If anyone was wondering how Israel managed to recover from the global financial crisis faster than other Western economies, Head of the Knesset's Finance Committee Moshe Gafni (United Torah Judaism) has the answer – divine providence.
Speaking at an Industry, Trade and Labor Ministry conference on religious sector employment, Gafni said that contrary to past predictions, "the haredim, who 30 years ago were foretold as the market's ruination, have prospered, and with them Israel, which suffered last from the global recession and was the first to recover.
"I would say this is a case of divine providence."
Gafni said he was basing his conclusion on a biblical verse: "It is a land the Lord your God cares for; the eyes of the Lord your God are continually on it from the beginning of the year to its end" (Deuteronomy 11:12).
When asked by one of the reporters present if he was serious, Gafni answered "absolutely."
Still, for the most part, the head of the Knesset's Finance Committee was able to focus on the religious sector's performance in the workforce.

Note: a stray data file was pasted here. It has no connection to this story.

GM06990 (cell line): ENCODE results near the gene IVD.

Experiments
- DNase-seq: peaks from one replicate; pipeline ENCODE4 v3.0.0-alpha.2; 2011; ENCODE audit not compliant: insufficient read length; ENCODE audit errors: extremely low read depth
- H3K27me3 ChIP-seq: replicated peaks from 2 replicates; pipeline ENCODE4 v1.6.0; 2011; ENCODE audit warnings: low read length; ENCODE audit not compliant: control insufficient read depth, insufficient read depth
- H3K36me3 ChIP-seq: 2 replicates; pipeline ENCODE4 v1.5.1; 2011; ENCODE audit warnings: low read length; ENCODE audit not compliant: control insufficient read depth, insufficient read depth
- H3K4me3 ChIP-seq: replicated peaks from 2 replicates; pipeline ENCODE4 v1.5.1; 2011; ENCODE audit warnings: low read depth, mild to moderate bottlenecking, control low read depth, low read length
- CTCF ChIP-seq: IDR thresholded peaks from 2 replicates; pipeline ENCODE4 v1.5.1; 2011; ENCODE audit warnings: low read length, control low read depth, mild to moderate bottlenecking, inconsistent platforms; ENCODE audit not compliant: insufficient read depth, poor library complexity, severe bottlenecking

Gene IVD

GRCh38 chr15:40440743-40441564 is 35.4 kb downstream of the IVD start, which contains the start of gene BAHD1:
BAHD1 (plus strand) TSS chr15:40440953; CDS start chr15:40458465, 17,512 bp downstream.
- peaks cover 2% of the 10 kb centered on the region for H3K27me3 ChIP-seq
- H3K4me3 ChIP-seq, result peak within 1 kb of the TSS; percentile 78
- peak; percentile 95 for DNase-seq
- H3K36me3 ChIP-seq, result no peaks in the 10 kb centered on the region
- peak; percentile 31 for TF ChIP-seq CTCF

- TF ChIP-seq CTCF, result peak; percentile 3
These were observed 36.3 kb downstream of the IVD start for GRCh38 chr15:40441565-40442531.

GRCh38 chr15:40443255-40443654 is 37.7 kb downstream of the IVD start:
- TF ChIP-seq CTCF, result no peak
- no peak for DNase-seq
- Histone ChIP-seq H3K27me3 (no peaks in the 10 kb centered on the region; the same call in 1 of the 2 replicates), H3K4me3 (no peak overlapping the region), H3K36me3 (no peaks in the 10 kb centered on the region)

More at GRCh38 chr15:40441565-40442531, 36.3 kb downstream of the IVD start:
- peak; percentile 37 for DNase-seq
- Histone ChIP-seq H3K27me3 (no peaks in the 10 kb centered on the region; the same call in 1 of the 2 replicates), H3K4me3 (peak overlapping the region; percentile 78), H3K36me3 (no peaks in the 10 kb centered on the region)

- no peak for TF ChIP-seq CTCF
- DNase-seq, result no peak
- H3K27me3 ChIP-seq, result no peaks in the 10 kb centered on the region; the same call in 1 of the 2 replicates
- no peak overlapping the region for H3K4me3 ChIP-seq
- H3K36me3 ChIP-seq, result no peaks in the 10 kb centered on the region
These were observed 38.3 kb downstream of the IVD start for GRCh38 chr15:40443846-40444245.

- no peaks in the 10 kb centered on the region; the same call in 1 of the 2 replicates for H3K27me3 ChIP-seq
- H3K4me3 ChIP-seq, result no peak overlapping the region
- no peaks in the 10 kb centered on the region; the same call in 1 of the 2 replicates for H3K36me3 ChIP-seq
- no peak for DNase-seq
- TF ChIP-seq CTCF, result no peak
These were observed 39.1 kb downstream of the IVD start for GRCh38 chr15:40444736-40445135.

Addressing the law employment rate by men in the haredi sector, Gafni said that while it was imperative to allow yeshiva students to study the torah, "the majority of the haredi public wants to work – it is the State that makes it impossible."
Gafni said he feels haredim are discriminated against in the job market. "Not a day goes by that I don't get a call from a haredi man asking me to help him find a job. What can I do? When a haredi man applies to a high-tech company he is the last one to be hired.
"The late Yigal Guzman, who was president of the Institute of Certified Public Accountants in Israel, told me once that when it comes to jobs, the haredim are the last ones to be hired, only after Arabs, Russian's and Ethiopians.
"I can understand the employers, too. After the media paints haredim as flag-burning rioters who have to take maternity leaves all the time, why would they hire them?"
The haredim, he concluded, "Are not parasites. We want to work and contribute to the gross national product, but 80% of those looking for work can't find it."